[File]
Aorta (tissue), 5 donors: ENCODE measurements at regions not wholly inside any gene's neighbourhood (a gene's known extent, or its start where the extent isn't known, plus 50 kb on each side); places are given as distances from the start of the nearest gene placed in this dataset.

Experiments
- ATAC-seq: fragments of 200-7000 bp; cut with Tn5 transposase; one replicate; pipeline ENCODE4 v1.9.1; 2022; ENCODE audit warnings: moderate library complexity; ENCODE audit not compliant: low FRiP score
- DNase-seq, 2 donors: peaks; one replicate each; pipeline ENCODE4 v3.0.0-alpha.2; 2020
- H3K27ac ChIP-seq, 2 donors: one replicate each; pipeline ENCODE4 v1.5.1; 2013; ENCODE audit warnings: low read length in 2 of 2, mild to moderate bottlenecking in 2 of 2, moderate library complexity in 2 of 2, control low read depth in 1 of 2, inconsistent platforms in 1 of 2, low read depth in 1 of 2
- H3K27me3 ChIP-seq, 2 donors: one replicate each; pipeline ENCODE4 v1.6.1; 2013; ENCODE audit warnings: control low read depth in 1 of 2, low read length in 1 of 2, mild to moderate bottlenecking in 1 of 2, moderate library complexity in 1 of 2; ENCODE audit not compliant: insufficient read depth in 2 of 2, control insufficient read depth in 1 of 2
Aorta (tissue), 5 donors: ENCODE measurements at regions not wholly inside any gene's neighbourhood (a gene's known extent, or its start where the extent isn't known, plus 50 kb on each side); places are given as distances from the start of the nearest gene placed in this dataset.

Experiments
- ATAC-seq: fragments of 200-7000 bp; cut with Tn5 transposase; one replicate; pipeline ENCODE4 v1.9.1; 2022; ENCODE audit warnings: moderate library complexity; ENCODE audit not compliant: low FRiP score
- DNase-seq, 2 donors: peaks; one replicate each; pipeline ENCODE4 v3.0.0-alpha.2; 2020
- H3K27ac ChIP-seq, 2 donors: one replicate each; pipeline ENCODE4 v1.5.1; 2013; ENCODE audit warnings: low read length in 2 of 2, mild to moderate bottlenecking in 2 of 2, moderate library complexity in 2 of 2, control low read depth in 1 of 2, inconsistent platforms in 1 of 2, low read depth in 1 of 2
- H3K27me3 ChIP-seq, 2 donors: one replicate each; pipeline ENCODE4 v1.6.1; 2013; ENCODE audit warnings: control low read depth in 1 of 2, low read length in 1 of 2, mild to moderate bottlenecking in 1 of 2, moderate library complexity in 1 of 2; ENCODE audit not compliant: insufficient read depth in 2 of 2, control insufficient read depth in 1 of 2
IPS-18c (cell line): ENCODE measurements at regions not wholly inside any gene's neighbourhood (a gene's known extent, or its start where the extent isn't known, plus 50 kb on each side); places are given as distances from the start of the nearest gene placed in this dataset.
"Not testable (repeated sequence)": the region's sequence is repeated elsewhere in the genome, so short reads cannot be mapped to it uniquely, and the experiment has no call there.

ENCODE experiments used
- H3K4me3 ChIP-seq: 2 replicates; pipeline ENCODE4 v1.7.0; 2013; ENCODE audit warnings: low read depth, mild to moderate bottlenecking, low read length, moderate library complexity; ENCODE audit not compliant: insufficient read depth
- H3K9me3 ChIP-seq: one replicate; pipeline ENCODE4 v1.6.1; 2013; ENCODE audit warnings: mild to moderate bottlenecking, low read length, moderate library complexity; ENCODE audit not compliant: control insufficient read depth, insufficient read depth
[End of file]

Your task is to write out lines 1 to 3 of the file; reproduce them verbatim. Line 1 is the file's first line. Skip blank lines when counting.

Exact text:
Aorta (tissue), 5 donors: ENCODE measurements at regions not wholly inside any gene's neighbourhood (a gene's known extent, or its start where the extent isn't known, plus 50 kb on each side); places are given as distances from the start of the nearest gene placed in this dataset.

Experiments
- ATAC-seq: fragments of 200-7000 bp; cut with Tn5 transposase; one replicate; pipeline ENCODE4 v1.9.1; 2022; ENCODE audit warnings: moderate library complexity; ENCODE audit not compliant: low FRiP score